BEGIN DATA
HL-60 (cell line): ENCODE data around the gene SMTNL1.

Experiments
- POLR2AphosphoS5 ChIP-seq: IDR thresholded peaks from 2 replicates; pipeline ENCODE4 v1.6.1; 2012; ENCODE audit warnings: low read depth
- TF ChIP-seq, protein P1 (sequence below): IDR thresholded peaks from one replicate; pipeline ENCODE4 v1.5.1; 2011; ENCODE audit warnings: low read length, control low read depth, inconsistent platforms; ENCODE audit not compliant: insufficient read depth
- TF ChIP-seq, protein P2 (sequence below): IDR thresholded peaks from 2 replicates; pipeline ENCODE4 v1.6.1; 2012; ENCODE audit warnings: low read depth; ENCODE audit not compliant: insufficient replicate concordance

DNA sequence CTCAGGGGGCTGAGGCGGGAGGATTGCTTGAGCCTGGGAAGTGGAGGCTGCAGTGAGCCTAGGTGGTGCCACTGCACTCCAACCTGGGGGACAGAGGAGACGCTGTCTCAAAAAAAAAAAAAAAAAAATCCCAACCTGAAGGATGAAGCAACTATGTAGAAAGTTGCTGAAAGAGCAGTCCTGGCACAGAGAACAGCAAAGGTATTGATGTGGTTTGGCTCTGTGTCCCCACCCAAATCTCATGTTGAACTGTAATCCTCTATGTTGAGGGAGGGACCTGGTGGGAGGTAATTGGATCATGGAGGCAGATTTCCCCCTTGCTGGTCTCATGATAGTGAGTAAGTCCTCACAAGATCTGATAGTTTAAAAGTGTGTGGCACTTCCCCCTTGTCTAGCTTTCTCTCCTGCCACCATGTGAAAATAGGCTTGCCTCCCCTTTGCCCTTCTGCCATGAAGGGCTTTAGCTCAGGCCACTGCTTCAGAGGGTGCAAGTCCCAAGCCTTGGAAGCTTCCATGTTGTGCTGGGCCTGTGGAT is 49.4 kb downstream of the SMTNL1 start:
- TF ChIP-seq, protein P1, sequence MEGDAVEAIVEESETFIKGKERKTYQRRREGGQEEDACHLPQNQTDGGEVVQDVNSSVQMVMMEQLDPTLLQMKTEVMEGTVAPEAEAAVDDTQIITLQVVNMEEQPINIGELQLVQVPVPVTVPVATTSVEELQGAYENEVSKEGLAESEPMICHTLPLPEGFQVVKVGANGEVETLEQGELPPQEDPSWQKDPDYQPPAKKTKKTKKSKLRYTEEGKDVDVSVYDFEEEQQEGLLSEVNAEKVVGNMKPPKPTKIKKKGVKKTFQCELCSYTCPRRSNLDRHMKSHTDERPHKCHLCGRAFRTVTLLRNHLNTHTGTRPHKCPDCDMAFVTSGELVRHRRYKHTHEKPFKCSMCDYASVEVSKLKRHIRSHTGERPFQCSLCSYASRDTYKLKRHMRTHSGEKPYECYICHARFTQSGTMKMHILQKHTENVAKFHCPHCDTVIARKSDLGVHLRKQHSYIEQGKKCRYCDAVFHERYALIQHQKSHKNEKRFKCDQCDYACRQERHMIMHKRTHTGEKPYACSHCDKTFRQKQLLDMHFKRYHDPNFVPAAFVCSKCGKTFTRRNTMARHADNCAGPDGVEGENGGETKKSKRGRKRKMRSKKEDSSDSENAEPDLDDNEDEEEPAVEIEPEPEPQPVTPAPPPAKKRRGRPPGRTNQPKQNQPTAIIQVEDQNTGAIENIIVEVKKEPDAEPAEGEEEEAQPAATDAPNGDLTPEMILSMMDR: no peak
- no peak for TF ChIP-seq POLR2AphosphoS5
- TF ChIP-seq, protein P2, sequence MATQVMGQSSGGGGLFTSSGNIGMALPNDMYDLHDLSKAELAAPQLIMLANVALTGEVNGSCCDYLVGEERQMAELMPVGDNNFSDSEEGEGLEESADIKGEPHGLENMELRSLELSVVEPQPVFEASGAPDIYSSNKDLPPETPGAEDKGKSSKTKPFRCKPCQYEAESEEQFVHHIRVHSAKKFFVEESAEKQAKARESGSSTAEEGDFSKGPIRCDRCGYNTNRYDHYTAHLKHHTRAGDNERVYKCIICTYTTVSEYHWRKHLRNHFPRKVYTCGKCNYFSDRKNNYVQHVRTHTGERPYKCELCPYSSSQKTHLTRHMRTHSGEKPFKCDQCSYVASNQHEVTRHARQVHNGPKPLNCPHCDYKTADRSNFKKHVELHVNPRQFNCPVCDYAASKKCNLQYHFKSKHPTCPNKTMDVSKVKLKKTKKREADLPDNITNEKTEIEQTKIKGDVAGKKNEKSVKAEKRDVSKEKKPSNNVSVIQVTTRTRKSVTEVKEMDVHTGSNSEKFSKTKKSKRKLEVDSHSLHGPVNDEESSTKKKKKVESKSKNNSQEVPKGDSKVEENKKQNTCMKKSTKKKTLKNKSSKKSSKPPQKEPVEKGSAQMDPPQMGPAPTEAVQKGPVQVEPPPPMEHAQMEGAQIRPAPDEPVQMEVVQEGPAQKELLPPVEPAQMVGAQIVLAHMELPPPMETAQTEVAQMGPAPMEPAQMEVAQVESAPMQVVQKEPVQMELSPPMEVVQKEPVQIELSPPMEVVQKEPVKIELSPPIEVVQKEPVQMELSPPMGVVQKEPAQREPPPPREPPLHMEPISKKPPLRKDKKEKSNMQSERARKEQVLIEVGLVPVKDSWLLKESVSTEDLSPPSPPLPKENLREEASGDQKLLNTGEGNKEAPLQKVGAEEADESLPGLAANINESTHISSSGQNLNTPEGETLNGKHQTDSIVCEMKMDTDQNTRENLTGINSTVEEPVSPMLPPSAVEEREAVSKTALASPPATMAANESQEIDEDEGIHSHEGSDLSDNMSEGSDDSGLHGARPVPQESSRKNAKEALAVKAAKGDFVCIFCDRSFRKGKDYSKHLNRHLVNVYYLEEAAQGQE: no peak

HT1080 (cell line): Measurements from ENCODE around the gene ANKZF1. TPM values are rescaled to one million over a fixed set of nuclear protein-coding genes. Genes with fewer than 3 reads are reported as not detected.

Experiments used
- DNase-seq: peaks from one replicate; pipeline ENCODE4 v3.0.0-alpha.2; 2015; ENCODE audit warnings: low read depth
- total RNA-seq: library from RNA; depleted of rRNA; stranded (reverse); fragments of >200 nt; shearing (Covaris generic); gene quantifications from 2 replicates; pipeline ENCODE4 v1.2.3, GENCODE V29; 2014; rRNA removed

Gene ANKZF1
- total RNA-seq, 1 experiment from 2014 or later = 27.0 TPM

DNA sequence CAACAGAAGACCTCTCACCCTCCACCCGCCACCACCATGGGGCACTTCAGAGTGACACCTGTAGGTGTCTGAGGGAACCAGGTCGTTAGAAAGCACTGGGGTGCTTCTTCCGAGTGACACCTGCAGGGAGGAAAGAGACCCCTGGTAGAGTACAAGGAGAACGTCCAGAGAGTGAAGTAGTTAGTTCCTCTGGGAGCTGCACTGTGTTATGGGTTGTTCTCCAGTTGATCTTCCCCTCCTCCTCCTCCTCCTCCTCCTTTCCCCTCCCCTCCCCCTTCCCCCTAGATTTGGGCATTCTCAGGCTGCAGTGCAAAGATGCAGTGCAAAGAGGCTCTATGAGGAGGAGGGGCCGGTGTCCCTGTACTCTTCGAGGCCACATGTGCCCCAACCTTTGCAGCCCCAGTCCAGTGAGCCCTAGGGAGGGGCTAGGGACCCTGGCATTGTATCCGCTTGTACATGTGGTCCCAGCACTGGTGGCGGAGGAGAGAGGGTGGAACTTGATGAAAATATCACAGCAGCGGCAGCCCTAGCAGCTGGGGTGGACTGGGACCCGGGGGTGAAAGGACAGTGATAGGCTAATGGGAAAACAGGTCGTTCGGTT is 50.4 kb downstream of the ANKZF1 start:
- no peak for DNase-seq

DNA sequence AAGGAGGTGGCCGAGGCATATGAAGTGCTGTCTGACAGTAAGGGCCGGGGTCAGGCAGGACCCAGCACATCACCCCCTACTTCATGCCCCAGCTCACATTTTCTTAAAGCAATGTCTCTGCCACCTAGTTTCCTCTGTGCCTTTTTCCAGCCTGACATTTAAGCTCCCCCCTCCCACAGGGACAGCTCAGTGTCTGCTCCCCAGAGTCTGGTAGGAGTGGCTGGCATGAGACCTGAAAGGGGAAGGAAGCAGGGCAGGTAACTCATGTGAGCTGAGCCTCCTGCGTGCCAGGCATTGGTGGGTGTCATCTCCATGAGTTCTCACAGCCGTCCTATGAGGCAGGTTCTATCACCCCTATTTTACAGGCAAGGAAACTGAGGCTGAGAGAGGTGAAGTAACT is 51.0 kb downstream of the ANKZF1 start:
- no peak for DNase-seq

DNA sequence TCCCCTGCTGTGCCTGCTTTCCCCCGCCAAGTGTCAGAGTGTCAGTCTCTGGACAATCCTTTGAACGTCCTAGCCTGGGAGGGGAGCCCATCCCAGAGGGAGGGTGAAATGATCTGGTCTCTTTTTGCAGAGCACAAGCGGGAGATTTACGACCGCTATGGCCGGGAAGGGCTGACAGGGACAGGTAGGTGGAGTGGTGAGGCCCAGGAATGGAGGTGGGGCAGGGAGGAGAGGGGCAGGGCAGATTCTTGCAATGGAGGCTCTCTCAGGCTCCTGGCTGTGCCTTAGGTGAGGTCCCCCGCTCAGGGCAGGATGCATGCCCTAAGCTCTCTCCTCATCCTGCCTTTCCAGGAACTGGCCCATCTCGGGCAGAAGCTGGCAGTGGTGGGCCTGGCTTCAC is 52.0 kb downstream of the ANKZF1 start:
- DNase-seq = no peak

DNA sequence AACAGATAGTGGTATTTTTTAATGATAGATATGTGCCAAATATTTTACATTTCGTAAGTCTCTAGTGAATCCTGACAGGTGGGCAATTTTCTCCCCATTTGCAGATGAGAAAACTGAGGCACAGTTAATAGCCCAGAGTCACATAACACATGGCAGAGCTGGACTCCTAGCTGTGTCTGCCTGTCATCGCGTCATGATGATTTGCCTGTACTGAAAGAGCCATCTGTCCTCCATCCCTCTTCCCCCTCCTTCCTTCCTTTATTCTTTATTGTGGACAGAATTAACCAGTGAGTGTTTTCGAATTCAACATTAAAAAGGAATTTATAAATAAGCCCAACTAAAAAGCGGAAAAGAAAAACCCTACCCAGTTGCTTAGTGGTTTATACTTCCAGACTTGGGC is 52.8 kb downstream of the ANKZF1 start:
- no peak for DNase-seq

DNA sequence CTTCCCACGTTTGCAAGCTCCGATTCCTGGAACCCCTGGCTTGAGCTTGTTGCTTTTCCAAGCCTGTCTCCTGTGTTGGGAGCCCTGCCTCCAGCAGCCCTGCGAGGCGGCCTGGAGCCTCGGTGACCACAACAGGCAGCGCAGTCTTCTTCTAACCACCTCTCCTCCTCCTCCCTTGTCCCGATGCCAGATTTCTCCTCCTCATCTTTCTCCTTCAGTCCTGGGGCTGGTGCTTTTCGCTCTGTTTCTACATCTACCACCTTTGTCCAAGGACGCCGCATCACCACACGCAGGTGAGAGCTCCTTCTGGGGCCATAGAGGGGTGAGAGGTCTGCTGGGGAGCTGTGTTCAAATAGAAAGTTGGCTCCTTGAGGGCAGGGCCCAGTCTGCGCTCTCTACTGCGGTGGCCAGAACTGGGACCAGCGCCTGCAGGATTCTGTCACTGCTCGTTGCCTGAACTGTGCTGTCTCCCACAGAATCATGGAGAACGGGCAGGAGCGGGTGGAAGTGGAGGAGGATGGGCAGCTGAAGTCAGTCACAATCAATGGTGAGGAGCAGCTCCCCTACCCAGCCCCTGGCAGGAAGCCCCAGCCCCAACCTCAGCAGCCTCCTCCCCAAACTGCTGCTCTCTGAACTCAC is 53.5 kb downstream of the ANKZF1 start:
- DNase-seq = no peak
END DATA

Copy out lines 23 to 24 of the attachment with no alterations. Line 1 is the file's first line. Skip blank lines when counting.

- no peak for DNase-seq

DNA sequence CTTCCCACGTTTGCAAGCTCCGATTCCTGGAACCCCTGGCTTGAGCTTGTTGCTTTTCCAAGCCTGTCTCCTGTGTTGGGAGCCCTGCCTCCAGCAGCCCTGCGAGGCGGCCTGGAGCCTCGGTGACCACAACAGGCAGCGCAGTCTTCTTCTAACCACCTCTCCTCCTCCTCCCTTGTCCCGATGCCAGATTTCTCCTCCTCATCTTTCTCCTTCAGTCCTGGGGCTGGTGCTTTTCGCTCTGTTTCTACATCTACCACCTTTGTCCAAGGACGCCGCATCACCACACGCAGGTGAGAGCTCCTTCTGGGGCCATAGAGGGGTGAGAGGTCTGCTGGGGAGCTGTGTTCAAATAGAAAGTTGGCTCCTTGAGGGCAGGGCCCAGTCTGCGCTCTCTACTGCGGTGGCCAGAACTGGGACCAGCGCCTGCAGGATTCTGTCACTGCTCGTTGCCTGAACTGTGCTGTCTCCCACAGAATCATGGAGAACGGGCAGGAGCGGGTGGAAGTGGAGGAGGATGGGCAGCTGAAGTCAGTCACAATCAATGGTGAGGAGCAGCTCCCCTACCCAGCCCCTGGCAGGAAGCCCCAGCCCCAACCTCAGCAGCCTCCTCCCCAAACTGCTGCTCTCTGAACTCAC is 53.5 kb downstream of the ANKZF1 start: